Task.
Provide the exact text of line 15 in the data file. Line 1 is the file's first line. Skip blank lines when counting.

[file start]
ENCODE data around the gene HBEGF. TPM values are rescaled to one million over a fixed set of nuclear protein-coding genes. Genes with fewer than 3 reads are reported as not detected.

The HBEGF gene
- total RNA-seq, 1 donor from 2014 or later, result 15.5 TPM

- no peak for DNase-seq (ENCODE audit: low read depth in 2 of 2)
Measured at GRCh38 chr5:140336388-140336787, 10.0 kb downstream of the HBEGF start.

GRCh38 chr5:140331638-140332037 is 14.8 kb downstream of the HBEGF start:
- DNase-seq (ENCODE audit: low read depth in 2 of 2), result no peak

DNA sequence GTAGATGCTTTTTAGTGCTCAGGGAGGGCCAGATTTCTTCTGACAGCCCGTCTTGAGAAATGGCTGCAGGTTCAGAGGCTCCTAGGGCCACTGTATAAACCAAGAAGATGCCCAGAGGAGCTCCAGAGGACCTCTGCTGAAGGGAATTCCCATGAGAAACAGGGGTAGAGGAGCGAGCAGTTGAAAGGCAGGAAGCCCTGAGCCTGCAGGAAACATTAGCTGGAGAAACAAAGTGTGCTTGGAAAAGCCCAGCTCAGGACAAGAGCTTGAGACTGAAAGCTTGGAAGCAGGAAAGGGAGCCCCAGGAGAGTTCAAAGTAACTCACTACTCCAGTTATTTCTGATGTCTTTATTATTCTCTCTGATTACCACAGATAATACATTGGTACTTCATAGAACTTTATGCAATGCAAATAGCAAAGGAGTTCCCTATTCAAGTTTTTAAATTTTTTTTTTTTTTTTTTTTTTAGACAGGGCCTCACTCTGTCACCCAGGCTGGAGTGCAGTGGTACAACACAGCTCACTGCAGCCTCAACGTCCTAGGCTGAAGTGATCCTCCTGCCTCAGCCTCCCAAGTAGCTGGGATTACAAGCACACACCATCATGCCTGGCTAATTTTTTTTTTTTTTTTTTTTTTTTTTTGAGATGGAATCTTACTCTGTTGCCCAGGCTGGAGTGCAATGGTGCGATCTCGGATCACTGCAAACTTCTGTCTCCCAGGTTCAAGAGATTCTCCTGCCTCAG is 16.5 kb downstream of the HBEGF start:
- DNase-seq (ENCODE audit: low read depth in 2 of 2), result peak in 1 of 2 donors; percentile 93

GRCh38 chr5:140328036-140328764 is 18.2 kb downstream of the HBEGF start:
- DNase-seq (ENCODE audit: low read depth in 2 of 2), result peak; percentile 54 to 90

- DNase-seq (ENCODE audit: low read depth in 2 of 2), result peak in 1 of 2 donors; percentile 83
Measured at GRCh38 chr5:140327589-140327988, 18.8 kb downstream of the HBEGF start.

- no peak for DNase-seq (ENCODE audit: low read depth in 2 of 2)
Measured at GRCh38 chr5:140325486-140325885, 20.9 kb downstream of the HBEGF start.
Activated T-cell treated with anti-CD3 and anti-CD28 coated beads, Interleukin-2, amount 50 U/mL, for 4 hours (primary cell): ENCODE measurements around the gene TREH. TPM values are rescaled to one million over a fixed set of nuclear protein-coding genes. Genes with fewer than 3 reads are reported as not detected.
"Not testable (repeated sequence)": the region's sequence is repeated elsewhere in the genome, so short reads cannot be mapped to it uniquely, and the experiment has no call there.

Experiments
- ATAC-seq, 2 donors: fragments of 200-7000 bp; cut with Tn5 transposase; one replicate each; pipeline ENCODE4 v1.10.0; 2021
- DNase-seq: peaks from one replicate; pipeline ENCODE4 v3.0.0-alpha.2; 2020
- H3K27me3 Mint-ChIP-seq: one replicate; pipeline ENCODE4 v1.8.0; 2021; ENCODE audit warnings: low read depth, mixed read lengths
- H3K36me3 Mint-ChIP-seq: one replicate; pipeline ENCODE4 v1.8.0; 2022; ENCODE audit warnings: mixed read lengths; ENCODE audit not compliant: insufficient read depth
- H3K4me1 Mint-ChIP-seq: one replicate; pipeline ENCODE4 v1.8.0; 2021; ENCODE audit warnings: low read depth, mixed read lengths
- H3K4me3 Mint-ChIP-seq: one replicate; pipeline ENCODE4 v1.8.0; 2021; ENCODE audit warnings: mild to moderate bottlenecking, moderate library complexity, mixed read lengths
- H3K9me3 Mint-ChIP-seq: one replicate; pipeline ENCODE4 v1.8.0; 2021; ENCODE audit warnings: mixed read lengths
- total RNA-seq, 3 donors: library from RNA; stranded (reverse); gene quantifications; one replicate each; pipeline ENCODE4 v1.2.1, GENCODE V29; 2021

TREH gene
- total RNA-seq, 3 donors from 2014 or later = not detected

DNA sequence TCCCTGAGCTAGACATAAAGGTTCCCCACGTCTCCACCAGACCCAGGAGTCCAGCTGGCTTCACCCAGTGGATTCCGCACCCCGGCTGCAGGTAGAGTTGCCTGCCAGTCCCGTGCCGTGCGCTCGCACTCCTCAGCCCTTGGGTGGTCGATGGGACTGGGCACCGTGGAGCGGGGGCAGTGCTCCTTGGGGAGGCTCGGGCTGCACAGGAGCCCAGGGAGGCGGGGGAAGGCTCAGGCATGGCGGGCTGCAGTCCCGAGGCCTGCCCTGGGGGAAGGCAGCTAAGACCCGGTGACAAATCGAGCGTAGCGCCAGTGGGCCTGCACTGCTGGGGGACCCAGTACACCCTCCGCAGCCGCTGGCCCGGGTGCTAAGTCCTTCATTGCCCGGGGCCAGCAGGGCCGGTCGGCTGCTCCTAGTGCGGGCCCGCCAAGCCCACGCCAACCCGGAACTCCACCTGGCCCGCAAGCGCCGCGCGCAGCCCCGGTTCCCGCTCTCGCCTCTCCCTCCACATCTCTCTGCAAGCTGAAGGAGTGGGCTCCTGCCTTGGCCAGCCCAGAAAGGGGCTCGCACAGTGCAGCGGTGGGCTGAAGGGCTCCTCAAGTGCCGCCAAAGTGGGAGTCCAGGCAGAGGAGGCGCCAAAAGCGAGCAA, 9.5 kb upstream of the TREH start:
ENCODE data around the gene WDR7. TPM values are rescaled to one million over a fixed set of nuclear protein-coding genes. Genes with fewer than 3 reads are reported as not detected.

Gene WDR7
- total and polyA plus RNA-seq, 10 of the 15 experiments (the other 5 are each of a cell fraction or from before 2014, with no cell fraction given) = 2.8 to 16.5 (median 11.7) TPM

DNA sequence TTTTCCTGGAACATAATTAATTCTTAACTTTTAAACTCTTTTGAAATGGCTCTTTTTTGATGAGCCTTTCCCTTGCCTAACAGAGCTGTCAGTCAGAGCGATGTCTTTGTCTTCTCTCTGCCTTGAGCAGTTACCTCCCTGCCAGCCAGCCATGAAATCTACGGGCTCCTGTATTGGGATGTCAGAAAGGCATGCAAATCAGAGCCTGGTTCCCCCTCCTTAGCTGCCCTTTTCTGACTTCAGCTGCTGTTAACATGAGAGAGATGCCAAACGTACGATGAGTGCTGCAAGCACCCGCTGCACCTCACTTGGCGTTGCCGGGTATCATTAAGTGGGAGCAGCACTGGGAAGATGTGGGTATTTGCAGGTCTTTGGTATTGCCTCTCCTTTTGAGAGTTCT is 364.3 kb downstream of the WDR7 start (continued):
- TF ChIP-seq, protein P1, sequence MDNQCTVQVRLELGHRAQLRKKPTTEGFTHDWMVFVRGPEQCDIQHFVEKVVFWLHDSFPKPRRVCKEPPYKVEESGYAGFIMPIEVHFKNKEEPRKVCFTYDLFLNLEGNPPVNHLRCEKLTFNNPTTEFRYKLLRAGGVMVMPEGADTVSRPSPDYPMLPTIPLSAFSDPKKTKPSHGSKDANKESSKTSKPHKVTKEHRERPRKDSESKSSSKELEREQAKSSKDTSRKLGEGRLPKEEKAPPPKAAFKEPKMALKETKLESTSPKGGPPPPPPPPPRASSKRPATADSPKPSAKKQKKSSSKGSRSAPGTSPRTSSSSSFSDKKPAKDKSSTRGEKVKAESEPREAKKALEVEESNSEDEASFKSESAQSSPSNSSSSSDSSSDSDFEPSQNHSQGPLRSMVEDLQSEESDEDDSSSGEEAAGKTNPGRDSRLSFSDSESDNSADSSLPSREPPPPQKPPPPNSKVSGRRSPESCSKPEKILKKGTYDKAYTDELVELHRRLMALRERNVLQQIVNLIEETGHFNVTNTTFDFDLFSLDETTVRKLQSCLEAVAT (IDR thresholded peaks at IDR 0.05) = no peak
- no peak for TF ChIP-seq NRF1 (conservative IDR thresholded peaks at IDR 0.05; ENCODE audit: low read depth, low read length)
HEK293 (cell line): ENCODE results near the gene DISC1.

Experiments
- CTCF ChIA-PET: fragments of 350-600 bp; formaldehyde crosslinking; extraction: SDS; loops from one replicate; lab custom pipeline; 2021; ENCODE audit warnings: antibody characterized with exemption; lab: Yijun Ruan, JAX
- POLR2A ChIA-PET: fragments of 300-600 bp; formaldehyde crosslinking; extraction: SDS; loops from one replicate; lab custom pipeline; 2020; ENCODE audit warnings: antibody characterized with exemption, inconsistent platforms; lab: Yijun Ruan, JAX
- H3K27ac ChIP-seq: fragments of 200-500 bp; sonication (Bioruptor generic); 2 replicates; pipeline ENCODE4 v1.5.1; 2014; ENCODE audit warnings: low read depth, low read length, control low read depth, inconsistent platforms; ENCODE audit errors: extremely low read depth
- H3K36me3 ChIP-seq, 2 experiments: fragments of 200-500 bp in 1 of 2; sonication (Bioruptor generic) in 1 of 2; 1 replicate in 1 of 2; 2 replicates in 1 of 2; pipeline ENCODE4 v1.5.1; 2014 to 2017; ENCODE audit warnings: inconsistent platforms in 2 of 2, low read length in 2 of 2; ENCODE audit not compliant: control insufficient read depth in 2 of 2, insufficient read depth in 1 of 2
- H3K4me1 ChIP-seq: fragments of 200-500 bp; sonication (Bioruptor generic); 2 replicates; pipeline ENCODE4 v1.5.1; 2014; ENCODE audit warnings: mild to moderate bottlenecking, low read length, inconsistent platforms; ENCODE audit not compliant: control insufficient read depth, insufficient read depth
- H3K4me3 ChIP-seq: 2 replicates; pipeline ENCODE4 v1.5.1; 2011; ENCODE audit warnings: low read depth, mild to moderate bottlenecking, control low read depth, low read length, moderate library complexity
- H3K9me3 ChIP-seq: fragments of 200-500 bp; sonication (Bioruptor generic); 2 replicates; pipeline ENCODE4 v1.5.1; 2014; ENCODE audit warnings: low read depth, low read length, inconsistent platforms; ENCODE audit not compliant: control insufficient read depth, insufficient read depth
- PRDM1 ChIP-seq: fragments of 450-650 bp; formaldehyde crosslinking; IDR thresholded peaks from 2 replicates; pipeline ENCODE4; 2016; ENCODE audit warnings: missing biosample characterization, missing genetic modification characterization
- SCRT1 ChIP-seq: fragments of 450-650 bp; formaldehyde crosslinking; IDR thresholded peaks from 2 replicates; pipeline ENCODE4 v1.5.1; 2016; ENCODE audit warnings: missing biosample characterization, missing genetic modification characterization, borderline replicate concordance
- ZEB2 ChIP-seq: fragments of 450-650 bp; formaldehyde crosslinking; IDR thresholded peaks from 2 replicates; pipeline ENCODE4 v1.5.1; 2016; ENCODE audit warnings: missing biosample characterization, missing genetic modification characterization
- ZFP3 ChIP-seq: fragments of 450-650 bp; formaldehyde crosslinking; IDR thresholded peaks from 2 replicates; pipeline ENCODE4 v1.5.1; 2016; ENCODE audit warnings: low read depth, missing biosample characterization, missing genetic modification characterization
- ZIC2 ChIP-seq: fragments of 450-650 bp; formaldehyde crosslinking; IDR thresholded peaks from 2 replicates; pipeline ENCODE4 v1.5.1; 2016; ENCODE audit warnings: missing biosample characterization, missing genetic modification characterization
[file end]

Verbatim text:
Measured at GRCh38 chr5:140325486-140325885, 20.9 kb downstream of the HBEGF start.